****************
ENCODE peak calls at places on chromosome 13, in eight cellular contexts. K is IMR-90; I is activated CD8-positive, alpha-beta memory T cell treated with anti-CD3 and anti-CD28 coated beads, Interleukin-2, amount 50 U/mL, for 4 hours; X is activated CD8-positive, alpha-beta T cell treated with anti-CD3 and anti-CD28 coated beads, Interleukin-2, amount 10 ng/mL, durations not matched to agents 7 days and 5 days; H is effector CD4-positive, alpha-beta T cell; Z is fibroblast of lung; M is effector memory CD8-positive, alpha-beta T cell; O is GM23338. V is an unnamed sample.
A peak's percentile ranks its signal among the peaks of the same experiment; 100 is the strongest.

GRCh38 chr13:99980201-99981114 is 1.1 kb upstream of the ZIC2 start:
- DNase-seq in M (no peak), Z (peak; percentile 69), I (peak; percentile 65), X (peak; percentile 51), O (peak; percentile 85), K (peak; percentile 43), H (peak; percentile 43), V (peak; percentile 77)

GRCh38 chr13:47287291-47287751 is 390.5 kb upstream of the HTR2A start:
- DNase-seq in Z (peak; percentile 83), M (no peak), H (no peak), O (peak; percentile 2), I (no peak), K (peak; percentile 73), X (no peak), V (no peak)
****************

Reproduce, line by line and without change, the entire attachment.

ENCODE peak calls at places on chromosome 13, in eight cellular contexts. K is IMR-90; I is activated CD8-positive, alpha-beta memory T cell treated with anti-CD3 and anti-CD28 coated beads, Interleukin-2, amount 50 U/mL, for 4 hours; X is activated CD8-positive, alpha-beta T cell treated with anti-CD3 and anti-CD28 coated beads, Interleukin-2, amount 10 ng/mL, durations not matched to agents 7 days and 5 days; H is effector CD4-positive, alpha-beta T cell; Z is fibroblast of lung; M is effector memory CD8-positive, alpha-beta T cell; O is GM23338. V is an unnamed sample.
A peak's percentile ranks its signal among the peaks of the same experiment; 100 is the strongest.

GRCh38 chr13:99980201-99981114 is 1.1 kb upstream of the ZIC2 start:
- DNase-seq in M (no peak), Z (peak; percentile 69), I (peak; percentile 65), X (peak; percentile 51), O (peak; percentile 85), K (peak; percentile 43), H (peak; percentile 43), V (peak; percentile 77)

GRCh38 chr13:47287291-47287751 is 390.5 kb upstream of the HTR2A start:
- DNase-seq in Z (peak; percentile 83), M (no peak), H (no peak), O (peak; percentile 2), I (no peak), K (peak; percentile 73), X (no peak), V (no peak)